[Rubygems-developers] Platform Specification and Auto-selecting the Platform

Eric Hodel drbrain at segment7.net
Tue Apr 24 19:09:05 EDT 2007

On Apr 23, 2007, at 19:14, Jim Weirich wrote:

> The current situation is that we have essentially two types of
> platforms, Ruby and Win32 right now (is there anything else?).

gems.rubyforge.org'].source_index.map { |_,g| g.platform }.uniq
=> ["ruby", "mswin32", "win32-1.8.2-VC7", nil, "i486-linux", "i586- 
linux", "windows", "i386-mswin32", "i686-darwin8.4.1", "powerpc- 
darwin7.9.0", "powerpc-darwin", "win32-source", "sparc-solaris2.8- 
mq5.3", "i386-mswin32-mq5.3", "unix", "win32-1.8.4-VC6", "java",  
"i686-linux", "i386-linux", "i386-mswin32-mq6"]

> Soon we will be getting gems with a Java / JRuby platform. I'm
> thinking its time to organize that.
> My proposal is to have 3 types of platforms:
> (1) Pure Ruby Platform. Gems in this category can be run using
> just a Ruby runtime (either MRI, Yarv, or JRuby). A good number
> of gems will fall into this category. Pure ruby gems will be
> designated with "ruby" (no designation defaults to a pure ruby
> gem).
> (2) Source Gems. Source gems are gems that come with source code
> that needs to be built (compiled, links, etc) in order to be
> installed. Source code gems will be designated either "C" or
> "Java" depending on the language of the source code. Other
> languages could be supported in the future, but this will do for
> now.
> (3) Binary Gems. Binary gems have the compiled object code
> packaged in the gem. During installation, all you have to do copy
> the libraries (or Jars) to the right location. No compile toolset
> is needed.
> Binary gems will be designed hierarchically as follows:
> (a) Hardwore architecture (e.g. x86, ppc, sparc, jvm).

Don't forget Universal.

> (b) OS (e.g. mswin, linux, macos, bsd, aix)
> (c) Optional OS variant (xp, vista, redhat, ubuntu)
> (d) Optional OS revision.
> So, the binary platform designation for the computer I'm writing
> this on might be: x86-macos-10.4.9. The hardware platform for my
> mail server would be x86-linux-debian-2.4.24. My parallels
> virtual machine might be x86-mswin-xp (I have no idea what
> version of XP I'm running there, but you get the idea). If I were
> running JRuby, the binary platform would be simply "jvm-1.4.2".
> I'm skipping the question of how we can access all this
> information uniformly across all the platforms. Put that down as
> your homework assignment.

It should all be in Config::CONFIG under the TARGET_* values.  Ruby  
implementations should put sensible values in there.  (I've already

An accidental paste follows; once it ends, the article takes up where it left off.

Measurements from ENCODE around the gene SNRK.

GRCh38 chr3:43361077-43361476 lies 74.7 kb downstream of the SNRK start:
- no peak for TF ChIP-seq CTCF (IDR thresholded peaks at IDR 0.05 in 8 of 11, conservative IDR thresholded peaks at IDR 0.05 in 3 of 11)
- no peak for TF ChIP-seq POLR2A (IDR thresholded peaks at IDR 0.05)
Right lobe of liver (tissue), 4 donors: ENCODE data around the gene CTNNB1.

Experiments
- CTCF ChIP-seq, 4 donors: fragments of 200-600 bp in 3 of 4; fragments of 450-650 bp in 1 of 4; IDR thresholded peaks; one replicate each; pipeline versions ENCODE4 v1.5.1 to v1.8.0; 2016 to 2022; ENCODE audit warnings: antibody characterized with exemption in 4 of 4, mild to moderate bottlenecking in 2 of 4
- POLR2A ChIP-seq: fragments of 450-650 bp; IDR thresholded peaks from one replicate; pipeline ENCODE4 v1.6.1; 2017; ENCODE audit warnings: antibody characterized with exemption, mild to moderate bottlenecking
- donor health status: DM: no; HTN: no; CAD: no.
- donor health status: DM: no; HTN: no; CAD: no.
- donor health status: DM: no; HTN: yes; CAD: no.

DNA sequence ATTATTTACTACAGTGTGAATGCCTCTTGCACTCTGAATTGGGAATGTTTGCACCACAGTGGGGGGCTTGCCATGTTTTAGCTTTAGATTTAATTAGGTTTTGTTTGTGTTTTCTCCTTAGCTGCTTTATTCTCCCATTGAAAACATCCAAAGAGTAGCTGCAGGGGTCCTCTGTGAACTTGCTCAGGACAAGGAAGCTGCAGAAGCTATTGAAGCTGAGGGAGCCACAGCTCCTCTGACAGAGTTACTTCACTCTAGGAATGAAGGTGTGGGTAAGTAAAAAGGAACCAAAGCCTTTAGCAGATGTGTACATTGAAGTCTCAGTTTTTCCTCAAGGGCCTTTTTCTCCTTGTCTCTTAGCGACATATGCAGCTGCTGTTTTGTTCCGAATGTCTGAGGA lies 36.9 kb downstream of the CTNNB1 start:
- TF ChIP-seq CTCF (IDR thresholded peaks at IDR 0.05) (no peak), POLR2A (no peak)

talked with Charles Nutter on this, and I think they've changed  
JRuby's values to be more autoconf-compatible.)

> Now, the platform designation for a gem indicates what
> hareware/os it can run on. So mygem-1.0_jvm-1.4 will run on any
> Java platform with version 1.4 or better. mygem-1.0_x86-macos-10
> will run on any version of MacOS X running on Intel hardware.
> Since you can produce universal binaries on a mac that run on
> either Intel or PowerPC, I would suggest that
> mygem-1.0_uni-macos-10 would be a gem with universal binaries.

I'd rather have everything spelled-out since that's easier to read,  
mygem-1.0-Universal-MacOSX-10.4.  (Is there a defacto standard for  
naming packages like this?)

> (Note that proposed naming scheme for gem file names. Will this
> be a backwards compatibility issue? I don't think so. The gem
> file name is just so we don't have file names for different
> platforms that collide. I suspect that RubyGems will get the real
> platform info from the gemspec itself).

RubyGems shouldn't allow gems to be indexed (repository side) if  
their names don't match their internal metadata.

> So, that's how we designate platforms. How will gems choose a
> platform (more or less) automatically.
> Here's the selection process. Gems will know what platform its
> running on (note to self: do we have to handle cross platform
> installations?).
> [...]
> We will probably need a way to override the default platform
> selection. I would recommend making the override available for
> only explicitly installed gems (not for gems that are installed
> automatically because they are dependencies).

I think the override should apply to all gems installed, rather than  
only explicitly listed gems.  There's at least one Rubyist who has  
gems installed on a disk shared by multiple machines.  Having to  
manually install all dependencies would make automation a real pain.

Also, this change might require changes in the local gem directory's  
name, mygem-1.0-Universal-MacOSX-10.4 instead of mygem-1.0 to allow  
cross-platform gems to live side by side.

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